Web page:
How Ants Bury Their Dead

The weekly Science Out of the Box segment considers the well-ordered world of ants. Their knack for carefully stacking their dead has sent researchers scurrying to see if humans can learn lessons in efficiency from them.

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DEBBIE ELLIOTT, host:

We take a turn now from science in the jungle to Science out of the Box.

(Soundbite of music)

ELLIOTT: Did you know some ants stacked their dead comrades in neat compact little burial mounds? Scientists are fascinated and are seeing what they can learn from this.

NPR's John Nielsen has gone to see for himself and he's just called in from what he says is a big chamber in the middle of an ant colony. John, are you there?

JOHN NIELSEN: Yeah, but you got to be quiet because it's a funeral. It's just getting started. Specifically, it's a harvester ant funeral; that's why I'm deep inside the colony right now.

ELLIOTT: What's the scene there?

NIELSEN: The scene is that the queen is about to deliver her eulogy and these are very, very dramatic eulogies. In fact, I'll just turn the phone so you can hear it.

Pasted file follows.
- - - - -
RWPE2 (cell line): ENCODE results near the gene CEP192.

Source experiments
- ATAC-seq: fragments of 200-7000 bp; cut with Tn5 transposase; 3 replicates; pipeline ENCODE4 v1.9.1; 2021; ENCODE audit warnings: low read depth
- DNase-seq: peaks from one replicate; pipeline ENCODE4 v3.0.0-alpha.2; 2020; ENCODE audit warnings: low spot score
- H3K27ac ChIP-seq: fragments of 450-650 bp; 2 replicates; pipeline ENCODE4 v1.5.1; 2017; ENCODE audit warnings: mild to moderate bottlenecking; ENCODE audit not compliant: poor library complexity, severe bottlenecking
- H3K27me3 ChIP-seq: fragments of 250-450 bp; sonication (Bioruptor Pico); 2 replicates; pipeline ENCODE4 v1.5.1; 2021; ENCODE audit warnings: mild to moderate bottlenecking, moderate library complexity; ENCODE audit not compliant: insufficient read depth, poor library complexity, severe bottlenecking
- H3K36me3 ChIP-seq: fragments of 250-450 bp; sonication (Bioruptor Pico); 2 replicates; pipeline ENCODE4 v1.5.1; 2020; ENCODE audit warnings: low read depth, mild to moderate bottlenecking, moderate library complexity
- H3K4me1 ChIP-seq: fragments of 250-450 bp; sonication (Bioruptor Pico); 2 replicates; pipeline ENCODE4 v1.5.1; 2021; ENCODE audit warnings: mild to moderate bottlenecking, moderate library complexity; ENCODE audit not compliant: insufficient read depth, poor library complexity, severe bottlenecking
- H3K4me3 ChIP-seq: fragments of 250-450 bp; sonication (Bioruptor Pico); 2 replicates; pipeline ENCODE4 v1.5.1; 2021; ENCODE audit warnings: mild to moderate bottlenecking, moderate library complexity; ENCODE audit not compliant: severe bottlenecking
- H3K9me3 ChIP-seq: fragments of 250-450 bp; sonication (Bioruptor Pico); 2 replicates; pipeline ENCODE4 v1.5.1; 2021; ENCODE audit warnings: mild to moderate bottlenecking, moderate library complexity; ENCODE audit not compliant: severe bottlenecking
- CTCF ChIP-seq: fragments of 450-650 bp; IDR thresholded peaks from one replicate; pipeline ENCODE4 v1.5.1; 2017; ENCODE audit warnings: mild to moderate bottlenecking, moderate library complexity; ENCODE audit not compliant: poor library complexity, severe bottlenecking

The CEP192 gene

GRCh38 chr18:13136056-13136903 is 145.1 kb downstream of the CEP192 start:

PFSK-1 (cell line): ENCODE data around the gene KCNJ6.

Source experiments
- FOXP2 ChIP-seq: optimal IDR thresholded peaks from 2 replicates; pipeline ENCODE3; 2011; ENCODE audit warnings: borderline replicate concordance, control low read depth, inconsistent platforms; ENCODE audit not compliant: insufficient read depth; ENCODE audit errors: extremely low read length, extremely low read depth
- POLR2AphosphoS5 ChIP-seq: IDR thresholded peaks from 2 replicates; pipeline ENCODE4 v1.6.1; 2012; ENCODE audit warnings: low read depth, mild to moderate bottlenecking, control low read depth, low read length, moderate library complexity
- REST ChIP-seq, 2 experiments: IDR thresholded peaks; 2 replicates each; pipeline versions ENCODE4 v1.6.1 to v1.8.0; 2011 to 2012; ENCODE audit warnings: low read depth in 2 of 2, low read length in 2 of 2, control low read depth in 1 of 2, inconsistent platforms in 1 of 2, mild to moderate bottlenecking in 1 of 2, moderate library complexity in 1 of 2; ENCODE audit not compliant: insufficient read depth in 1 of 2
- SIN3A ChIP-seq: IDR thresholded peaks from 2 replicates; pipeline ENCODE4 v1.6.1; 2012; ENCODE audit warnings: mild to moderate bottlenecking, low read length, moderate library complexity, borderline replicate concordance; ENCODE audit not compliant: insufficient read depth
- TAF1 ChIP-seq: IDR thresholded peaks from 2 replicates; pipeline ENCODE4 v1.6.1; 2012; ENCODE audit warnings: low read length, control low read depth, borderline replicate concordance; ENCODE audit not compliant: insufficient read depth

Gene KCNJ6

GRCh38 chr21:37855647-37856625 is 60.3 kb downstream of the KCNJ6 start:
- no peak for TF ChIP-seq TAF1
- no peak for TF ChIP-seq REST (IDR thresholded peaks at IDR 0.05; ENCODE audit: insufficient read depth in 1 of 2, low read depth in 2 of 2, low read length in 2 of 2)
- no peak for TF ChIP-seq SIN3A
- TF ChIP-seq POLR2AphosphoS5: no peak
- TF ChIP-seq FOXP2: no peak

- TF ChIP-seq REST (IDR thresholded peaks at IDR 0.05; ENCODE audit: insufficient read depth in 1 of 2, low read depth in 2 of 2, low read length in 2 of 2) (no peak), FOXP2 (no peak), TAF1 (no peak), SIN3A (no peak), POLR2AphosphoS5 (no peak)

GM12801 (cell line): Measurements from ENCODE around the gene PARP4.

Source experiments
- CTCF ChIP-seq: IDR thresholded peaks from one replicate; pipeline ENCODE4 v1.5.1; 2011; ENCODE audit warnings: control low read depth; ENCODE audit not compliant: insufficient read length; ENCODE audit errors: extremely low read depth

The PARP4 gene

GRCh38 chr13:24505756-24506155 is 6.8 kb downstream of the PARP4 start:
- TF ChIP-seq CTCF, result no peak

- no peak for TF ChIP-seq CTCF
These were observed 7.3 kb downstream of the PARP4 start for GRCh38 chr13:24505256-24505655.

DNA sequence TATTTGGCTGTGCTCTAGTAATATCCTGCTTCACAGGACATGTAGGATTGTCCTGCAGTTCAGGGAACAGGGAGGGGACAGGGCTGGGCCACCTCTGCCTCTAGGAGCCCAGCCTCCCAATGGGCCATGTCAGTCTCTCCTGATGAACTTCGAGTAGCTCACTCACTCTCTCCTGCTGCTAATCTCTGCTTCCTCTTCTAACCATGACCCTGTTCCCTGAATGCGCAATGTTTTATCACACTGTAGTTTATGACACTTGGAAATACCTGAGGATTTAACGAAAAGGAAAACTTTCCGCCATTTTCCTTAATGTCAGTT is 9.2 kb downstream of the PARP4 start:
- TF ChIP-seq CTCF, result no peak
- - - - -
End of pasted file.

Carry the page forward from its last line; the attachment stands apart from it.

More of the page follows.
Unidentified Woman #1: We come together today to celebrate the life and mourn the sad loss of our dear departed colleagues. Hard workers all...

NIELSEN: It's really sad, isn't it. It's powerful.

ELLIOTT: Now, how did these ants die, John?

NIELSEN: They were fried by a kid with a magnifying glass, apparently.

ELLIOTT: Okay, John, I don't think I can follow you anymore. You're not really in a middle of an ant colony, are you?

NIELSEN: I couldn't really keep this going much further either. No, I'm not. I'm not in an ant colony. I'm in a studio upstairs from you.

ELLIOTT: But you do have something to tell us about ants?

NIELSEN: Yeah. I do, I do. Here's a story. It's about why computer scientists and traffic engineers and people who build robots are all so interested in the way living ants deal with dead ones. It's true that ants don't have funerals and they don't give speeches at these funerals, but they do have underground cemeteries, sort of.

And they do stack their dead in all kinds of interesting ways. For example, let's go back to those harvester ants we were juts pretending to listen to. They stacked dead bodies up in intricate little piles that get rearranged on a more or less constant basis.